Sasaki’s sour sayonara

Norio Sasaki delivered unprecedented success for Japanese football, and the outgoing Nadeshiko manager really deserved a better send-off than the one he received… (日本語版はこちらです)

Football Channel, Saturday 12th March, 2016

A win over China in their third match and it could all have been very different, but in the end Nadeshiko Japan missed out on the Rio Olympics, signalling the end of Norio Sasaki’s outstanding reign in charge of the side.

Regardless of whether he should have taken the decision to step down after the team finished as runners-up at the 2015 World Cup or not, the manner of Sasaki’s departure leaves something of a sour taste in the mouth. Bearing in mind all the 57-year-old achieved for Japanese football, he deserved a better send-off.

Instead of a fond farewell, however, the man who guided Japan to the 2011 World Cup title was forced to shuffle offstage with rumours of dressing room unrest and more swirling around the team, provoking the former Omiya Ardija boss to hit out at the media his final press conference.

“We always talk about the ‘football family’,” Sasaki said after his last match in charge ended with a 1-0 win over North Korea. “The football family doesn’t just mean the team and the fans and the JFA, but it includes the media, too. When we win everything’s great, but when we lose the coverage becomes like gossip. That’s not the job of sports newspapers.

“In the first and second games we couldn’t take three points. I think if we had been able to do that we would have had a chance. I think you can see that looking at the game today and the way we played. If we could have had our rhythm then it may have been different.”

Indeed, losing their opening game 3-1 to Australia was not an ideal start for the reigning Asian champions, and following that with a 1-1 draw against South Korea left them with an uphill battle to secure one of the two qualification berths to Rio.

It was ultimately the third game which made a difficult task nigh-on impossible, however, as a dispirited and visibly fatigued Nadeshiko side slumped to a 2-1 loss to China.

After that game China coach Bruno Bini picked up on the at tensions between the Japanese team and sections of the media, and delivered a message in support of his fellow coach Sasaki.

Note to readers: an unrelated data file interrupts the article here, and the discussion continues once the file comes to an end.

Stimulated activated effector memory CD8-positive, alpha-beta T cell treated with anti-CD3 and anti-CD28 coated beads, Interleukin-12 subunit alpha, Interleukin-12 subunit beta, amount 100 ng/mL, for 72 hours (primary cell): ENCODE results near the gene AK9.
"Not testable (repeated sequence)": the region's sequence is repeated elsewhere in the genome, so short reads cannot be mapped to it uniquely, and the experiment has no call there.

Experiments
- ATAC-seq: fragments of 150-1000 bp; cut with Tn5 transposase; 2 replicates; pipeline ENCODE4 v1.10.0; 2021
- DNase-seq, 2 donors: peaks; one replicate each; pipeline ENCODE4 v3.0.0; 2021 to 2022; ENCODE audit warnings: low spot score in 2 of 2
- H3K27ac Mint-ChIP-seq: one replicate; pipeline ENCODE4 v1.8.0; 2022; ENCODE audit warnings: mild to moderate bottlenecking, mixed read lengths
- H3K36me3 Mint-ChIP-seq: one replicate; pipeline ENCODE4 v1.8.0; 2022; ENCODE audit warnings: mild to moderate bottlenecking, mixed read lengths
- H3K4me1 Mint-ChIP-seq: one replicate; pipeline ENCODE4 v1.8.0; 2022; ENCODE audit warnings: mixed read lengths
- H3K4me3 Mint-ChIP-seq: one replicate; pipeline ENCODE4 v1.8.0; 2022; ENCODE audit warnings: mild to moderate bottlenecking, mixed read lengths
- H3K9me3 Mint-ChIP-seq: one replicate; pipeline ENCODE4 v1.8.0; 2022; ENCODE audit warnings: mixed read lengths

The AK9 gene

“Tonight I cannot stop myself from thinking about my colleague, from the team of Japan,” the former France boss said. “He has won many things in the past five years, achieved the best results in the world, and I hope the people here do not have a short memory. He deserves respect from everyone.”

The 61-year-old also pointed out the impact the ludicrous schedule of the qualifiers – five games in 10 days with just a 20-woman squad – had on Japan’s high-tempo style.

“They didn’t play as they usually do today. I think this is natural. You have three games in so few days so it is very difficult to play as they usually do – meaning lots of passing and combination play.”

As well as the physical strain on the players, as hosts Sasaki and the Nadeshiko players had to deal with the expectations – and then scorn – being heaped upon them, too.

“There is always a lot of pressure around this team,” Sasaki said. “First of all it was pressure to win, to take a ticket to Rio. Then, once we couldn’t qualify, it became a different kind of pressure.

“It takes a lot of mental strength to cope with that, but the players have a very good spirit. I said to them before this last game that everyone’s still supporting so let’s show them that spirit.”

They did that by delivering their best performance of the competition and winning 1-0, and their coach exited in as optimistic a manner as he could, given the circumstances.

“This isn’t the last chance to qualify for this kind of competition,” he concluded. “In this past year [Kumi] Yokoyama and [Emi] Nakajima have really developed and grown in confidence, and more players like that will appear. I expect big things at the future.”

As one of the few – perhaps, in fact, only – Japanese coaches sought after around the world, it will be interesting to see what Sasaki does next, too. Whatever it is, though, as Bini so rightly pointed out, he deserves nothing but respect.


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